Students will create a short story based on the setting of a landscape photograph.
National Core Standards
One class period for writing, one for revision
Additional Information: Background of Object Orange and “Auburndale Site.” It may be helpful to not share this with students until after they have written.
a. Object Orange is a group of artists who choose to remain anonymous in order to protect themselves from litigation or police action. Their goal is to raise awareness of the plight of abandoned houses in Detroit. They want “everyone to look at not only these [orange] houses, but at all the buildings rooted in decay and corrosion.” Out of this awareness of place, they hope to bring action and change.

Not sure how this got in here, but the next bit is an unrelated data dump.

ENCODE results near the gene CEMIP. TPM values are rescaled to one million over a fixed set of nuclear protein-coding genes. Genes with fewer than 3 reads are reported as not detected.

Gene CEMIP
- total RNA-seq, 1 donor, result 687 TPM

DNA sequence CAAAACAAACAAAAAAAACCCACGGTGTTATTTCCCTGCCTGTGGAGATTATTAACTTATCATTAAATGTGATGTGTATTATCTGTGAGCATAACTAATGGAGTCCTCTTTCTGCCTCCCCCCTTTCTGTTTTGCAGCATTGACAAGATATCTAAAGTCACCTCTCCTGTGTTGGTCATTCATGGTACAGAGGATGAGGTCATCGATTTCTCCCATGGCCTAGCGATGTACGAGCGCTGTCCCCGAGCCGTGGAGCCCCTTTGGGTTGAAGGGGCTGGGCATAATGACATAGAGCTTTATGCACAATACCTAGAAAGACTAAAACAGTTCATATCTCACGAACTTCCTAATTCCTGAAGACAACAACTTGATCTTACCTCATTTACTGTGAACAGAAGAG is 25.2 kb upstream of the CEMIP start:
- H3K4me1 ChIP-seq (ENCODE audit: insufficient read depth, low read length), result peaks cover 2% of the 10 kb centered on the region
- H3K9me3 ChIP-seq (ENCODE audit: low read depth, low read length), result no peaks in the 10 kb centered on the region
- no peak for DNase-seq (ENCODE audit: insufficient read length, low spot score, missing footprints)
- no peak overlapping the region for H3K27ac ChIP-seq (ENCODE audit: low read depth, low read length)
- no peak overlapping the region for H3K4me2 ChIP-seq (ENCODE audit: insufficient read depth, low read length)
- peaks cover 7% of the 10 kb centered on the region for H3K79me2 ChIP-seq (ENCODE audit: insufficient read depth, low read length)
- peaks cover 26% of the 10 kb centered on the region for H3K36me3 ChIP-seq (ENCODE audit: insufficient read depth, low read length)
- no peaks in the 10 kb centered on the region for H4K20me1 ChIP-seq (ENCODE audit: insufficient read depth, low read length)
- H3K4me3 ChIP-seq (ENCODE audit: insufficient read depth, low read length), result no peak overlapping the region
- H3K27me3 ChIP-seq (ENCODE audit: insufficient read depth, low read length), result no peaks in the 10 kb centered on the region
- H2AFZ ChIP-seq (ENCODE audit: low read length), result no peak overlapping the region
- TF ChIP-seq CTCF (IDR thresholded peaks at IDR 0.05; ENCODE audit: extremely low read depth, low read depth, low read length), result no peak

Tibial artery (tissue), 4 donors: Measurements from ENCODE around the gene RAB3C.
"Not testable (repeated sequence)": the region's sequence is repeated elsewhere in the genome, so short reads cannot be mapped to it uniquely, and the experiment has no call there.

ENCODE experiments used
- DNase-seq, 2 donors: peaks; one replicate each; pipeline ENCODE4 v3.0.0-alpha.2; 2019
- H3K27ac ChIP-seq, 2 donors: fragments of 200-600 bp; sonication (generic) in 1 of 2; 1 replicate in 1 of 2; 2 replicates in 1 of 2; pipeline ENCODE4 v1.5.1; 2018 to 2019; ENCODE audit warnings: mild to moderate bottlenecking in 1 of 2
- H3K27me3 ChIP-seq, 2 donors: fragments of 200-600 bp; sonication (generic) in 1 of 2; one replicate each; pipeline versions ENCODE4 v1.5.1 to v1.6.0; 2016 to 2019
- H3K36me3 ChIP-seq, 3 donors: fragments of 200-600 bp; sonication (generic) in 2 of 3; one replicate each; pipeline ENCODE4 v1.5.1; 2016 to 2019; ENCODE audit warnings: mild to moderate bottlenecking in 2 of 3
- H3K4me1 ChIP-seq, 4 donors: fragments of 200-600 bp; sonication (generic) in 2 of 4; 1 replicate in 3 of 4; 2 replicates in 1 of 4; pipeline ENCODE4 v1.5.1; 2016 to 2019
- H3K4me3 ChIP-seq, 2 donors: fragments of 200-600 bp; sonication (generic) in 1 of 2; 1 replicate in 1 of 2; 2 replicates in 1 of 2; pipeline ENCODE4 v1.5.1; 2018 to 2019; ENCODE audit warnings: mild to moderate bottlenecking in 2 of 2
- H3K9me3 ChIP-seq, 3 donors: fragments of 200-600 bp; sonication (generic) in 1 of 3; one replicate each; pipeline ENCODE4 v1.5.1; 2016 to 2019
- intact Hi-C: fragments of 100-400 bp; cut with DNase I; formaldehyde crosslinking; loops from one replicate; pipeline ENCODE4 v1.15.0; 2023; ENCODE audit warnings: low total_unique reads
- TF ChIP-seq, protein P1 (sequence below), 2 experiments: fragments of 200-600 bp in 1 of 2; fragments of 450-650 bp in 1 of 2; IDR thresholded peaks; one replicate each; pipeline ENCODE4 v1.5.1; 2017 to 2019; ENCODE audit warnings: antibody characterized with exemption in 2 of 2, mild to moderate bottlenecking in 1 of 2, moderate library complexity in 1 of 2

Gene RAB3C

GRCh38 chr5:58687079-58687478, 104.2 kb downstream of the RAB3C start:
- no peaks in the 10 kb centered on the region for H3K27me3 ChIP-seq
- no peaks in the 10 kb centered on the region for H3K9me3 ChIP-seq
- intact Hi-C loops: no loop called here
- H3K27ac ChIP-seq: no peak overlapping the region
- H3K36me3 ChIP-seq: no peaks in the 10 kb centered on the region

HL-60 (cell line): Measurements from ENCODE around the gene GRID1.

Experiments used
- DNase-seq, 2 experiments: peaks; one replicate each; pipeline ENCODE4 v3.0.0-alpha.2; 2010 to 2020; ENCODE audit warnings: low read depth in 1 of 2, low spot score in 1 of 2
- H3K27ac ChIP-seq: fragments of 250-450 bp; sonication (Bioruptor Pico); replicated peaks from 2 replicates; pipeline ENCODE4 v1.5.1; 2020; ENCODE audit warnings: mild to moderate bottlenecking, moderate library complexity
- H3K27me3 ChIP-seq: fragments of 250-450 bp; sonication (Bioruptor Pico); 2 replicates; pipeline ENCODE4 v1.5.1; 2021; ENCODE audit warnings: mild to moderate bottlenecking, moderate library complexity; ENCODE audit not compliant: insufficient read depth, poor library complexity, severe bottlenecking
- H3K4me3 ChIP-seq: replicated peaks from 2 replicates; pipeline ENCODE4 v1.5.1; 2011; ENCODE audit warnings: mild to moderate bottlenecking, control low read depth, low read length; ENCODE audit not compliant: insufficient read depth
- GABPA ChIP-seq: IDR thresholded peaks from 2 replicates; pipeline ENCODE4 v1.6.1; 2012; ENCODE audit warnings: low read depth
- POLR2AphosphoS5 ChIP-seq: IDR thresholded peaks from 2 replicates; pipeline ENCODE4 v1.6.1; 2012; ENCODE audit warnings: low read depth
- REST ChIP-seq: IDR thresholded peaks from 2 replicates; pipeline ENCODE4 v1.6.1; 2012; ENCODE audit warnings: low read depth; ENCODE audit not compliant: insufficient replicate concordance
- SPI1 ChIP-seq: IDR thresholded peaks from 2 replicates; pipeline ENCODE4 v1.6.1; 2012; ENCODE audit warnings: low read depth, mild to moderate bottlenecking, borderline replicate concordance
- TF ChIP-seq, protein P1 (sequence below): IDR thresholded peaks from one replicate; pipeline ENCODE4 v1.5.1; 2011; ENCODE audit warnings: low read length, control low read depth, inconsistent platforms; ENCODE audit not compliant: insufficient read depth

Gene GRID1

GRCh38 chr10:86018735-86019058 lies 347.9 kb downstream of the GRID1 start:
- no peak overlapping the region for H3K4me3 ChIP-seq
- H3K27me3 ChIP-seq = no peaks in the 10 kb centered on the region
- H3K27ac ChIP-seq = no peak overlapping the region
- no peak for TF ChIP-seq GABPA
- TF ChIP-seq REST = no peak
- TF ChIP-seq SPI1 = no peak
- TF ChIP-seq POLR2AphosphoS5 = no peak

b. Object Orange began as a project entitled “Detroit. Demolition. Disneyland.” First, they found abandoned houses situated next to major highways in order to ensure high visibility for suburban commuters. Next, the artists coated every surface—boards, windows, doors—Tiggeriffic Orange, part of the Mickey Mouse paint series found at Home Depot. Why orange? Similar to the safety orange sported by hunters and traffic cones, it is impossible to miss. When they finished painting, they photographed the house to document it before, hopefully, it was torn down by the city. This particular photograph of a house, located on Auburndale Street in Highland Park, is part of a series from 2007. similar landscapes in the series featured cracked roads, overgrown weeds, leaning lampposts. The exhibition catalog includes before and after photographs, highlighting the transformation of an average decrepit brown or brick building into a brightly-colored attraction. Also, painting the house one solid color unifies the broken windows and jagged boards; it flattens the façade and turns glass and wood into a formal study of line and texture. In Auburndale #3, the austere and cold surroundings contrast with the bright house and provide juxtaposition and tension. The heavy gray sky, low horizon line, and leafless winter trees also contribute to a dismal feel. That there are no other buildings or people around is confusing, as it is an urban setting, which we typically associate with activity and commerce. Object Orange’s project is complex. It includes 1. a physical house, 2. a printed photograph, and 3. an intangible social component. The photograph provides documentation for the entire project, ensuring that it will be remembered and perhaps perpetuated.